IDEAS home Printed from
   My bibliography  Save this article

Voluntary Control of Public Bad Is Independent of Aggregate Wealth: The Second Neutrality Theorem


  • Shibata, Hirofumi


This paper proves that the Nash equilibrium quantity of a negative public good ("public bad") is independent not only of the wealth distribution of the contributors to the public good supplied with the aim of reducing the effects of that negative good but also, in spite of a claim made by some authors in the conventional literature, of their aggregate wealth under plausible assumptions. It also shows that the welfare of each contributor at the equilibrium is independent of the distribution as well as the aggregate amount of the wealth of the contributors except for the situation where income-earning activities are endogenously determined. The paper suggests that given the laws of thermodynamics, inter-community lump-sum transfers of wealth may improve neither the welfare of individuals nor the environmental quality of the receiving community.

Suggested Citation

  • Shibata, Hirofumi, 1998. "Voluntary Control of Public Bad Is Independent of Aggregate Wealth: The Second Neutrality Theorem," Public Finance = Finances publiques, , vol. 53(3-4), pages 269-284.
  • Handle: RePEc:pfi:pubfin:v:53:y:1998:i:3-4:p:269-84

    Download full text from publisher

    To our knowledge, this item is not available for download. To find whether it is available, there are three options:
    1. Check below whether another version of this item is available online.
    2. Check on the provider's web page whether it is in fact available.
    3. Perform a search for a similarly titled item that would be available.

    References listed on IDEAS

    1. Bruce, Neil & Waldman, Michael, 1991. "Transfers in Kind: Why They Can Be Efficient and Nonpaternalistic," American Economic Review, American Economic Association, vol. 81(5), pages 1345-1351, December.
    2. Barro, Robert J, 1974. "Are Government Bonds Net Wealth?," Journal of Political Economy, University of Chicago Press, vol. 82(6), pages 1095-1117, Nov.-Dec..
    3. Bernheim, B Douglas, 1991. "How Strong Are Bequest Motives? Evidence Based on Estimates of the Demand for Life Insurance and Annuities," Journal of Political Economy, University of Chicago Press, vol. 99(5), pages 899-927, October.
    4. Neil Bruce & Michael Waldman, 1990. "The Rotten-Kid Theorem Meets the Samaritan's Dilemma," The Quarterly Journal of Economics, Oxford University Press, vol. 105(1), pages 155-165.
    5. Barro, Robert J, 1989. "The Ricardian Approach to Budget Deficits," Journal of Economic Perspectives, American Economic Association, vol. 3(2), pages 37-54, Spring.
    6. Coate, Stephen, 1995. "Altruism, the Samaritan's Dilemma, and Government Transfer Policy," American Economic Review, American Economic Association, vol. 85(1), pages 46-57, March.
    7. Bernheim, B Douglas & Shleifer, Andrei & Summers, Lawrence H, 1986. "The Strategic Bequest Motive," Journal of Labor Economics, University of Chicago Press, vol. 4(3), pages 151-182, July.
    8. Leonardo Leiderman & Mario I. Blejer, 1988. "Modeling and Testing Ricardian Equivalence: A Survey," IMF Staff Papers, Palgrave Macmillan, vol. 35(1), pages 1-35, March.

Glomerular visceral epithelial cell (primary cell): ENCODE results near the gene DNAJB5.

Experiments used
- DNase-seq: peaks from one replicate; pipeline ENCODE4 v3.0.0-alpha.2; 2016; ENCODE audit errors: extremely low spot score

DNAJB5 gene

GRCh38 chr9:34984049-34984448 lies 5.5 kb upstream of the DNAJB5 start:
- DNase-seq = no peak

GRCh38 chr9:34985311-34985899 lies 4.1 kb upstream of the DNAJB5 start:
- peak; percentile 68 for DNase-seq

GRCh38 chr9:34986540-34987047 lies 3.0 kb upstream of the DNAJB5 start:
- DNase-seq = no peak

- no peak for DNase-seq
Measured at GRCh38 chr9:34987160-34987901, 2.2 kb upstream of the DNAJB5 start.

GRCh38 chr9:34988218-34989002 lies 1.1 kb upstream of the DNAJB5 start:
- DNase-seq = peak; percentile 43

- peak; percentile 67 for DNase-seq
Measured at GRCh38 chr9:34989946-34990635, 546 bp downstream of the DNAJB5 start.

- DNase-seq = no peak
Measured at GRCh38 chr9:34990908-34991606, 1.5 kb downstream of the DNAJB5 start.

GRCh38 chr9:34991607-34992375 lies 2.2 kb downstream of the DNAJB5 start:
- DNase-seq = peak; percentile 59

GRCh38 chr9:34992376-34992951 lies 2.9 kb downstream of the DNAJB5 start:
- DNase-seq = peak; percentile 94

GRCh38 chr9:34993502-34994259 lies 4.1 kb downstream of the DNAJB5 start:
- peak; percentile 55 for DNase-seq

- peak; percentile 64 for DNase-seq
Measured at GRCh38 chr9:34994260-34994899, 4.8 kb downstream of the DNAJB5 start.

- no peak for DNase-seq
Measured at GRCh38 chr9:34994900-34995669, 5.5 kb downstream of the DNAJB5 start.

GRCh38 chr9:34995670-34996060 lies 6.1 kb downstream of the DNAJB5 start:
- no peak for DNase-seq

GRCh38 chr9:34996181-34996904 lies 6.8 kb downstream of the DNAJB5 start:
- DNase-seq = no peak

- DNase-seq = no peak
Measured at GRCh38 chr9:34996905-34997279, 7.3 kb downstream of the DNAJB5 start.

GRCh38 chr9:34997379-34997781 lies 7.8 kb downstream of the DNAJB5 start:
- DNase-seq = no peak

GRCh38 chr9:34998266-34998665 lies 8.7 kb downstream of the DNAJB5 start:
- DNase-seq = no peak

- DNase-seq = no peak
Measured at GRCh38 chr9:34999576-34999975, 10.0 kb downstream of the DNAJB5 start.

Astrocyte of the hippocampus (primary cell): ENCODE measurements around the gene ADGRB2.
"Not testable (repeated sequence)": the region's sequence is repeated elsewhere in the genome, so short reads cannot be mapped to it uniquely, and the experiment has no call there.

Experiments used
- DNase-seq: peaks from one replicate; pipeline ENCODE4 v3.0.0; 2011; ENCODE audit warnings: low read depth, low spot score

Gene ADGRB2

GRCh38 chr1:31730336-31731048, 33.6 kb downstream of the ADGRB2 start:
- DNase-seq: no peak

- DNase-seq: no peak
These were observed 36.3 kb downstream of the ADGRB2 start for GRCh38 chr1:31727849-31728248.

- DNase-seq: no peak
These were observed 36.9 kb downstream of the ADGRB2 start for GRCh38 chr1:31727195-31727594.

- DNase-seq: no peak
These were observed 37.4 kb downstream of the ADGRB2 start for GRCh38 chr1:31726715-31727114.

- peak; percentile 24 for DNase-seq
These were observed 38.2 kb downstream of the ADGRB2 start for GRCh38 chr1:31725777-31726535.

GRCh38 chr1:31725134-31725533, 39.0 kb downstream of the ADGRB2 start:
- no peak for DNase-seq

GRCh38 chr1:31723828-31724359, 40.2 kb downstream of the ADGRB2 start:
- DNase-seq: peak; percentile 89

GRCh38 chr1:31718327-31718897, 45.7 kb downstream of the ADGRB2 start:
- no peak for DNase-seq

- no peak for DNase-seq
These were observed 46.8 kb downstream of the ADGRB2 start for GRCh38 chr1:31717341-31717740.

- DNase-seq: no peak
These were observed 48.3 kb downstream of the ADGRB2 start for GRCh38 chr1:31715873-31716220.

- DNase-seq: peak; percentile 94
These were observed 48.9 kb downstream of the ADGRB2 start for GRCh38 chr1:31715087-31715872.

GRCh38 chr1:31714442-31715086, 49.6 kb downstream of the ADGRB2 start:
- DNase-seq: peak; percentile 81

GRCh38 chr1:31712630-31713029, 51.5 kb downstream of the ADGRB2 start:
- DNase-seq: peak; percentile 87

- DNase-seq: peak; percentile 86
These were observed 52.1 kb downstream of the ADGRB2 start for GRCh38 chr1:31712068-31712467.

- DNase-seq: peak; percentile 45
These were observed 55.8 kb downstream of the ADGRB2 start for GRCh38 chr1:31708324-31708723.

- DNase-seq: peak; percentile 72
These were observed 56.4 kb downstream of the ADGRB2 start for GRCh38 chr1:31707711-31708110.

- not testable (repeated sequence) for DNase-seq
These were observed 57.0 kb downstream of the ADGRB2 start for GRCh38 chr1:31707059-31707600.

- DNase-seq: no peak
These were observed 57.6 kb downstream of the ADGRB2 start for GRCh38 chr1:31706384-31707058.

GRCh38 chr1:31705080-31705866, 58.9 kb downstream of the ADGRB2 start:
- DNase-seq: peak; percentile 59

9. Kotlikoff, Laurence J & Razin, Assaf & Rosenthal, Robert W, 1990. "A Strategic Altruism Model in Which Ricardian Equivalence Does Not Hold," Economic Journal, Royal Economic Society, vol. 100(403), pages 1261-1268, December.
    10. Bergstrom, Theodore & Blume, Lawrence & Varian, Hal, 1986. "On the private provision of public goods," Journal of Public Economics, Elsevier, vol. 29(1), pages 25-49, February.
    11. Seater, John J, 1993. "Ricardian Equivalence," Journal of Economic Literature, American Economic Association, vol. 31(1), pages 142-190, March.
    12. Lindbeck, Assar & Weibull, Jorgen W, 1988. "Altruism and Time Consistency: The Economics of Fait Accompli," Journal of Political Economy, University of Chicago Press, vol. 96(6), pages 1165-1182, December.
    13. Varian, Hal R., 1994. "Sequential contributions to public goods," Journal of Public Economics, Elsevier, vol. 53(2), pages 165-186, February.
    Full references (including those not matched with items on IDEAS)

    More about this item


    Access and download statistics


    All material on this site has been provided by the respective publishers and authors. You can help correct errors and omissions. When requesting a correction, please mention this item's handle: RePEc:pfi:pubfin:v:53:y:1998:i:3-4:p:269-84. See general information about how to correct material in RePEc.

    For technical questions regarding this item, or to correct its authors, title, abstract, bibliographic or download information, contact: (Christopher F. Baum). General contact details of provider: .

    If you have authored this item and are not yet registered with RePEc, we encourage you to do it here. This allows to link your profile to this item. It also allows you to accept potential citations to this item that we are uncertain about.

    We have no references for this item. You can help adding them by using this form .

    If you know of missing items citing this one, you can help us creating those links by adding the relevant references in the same way as above, for each refering item. If you are a registered author of this item, you may also want to check the "citations" tab in your RePEc Author Service profile, as there may be some citations waiting for confirmation.

    Please note that corrections may take a couple of weeks to filter through the various RePEc services.

    IDEAS is a RePEc service hosted by the Research Division of the Federal Reserve Bank of St. Louis . RePEc uses bibliographic data supplied by the respective publishers.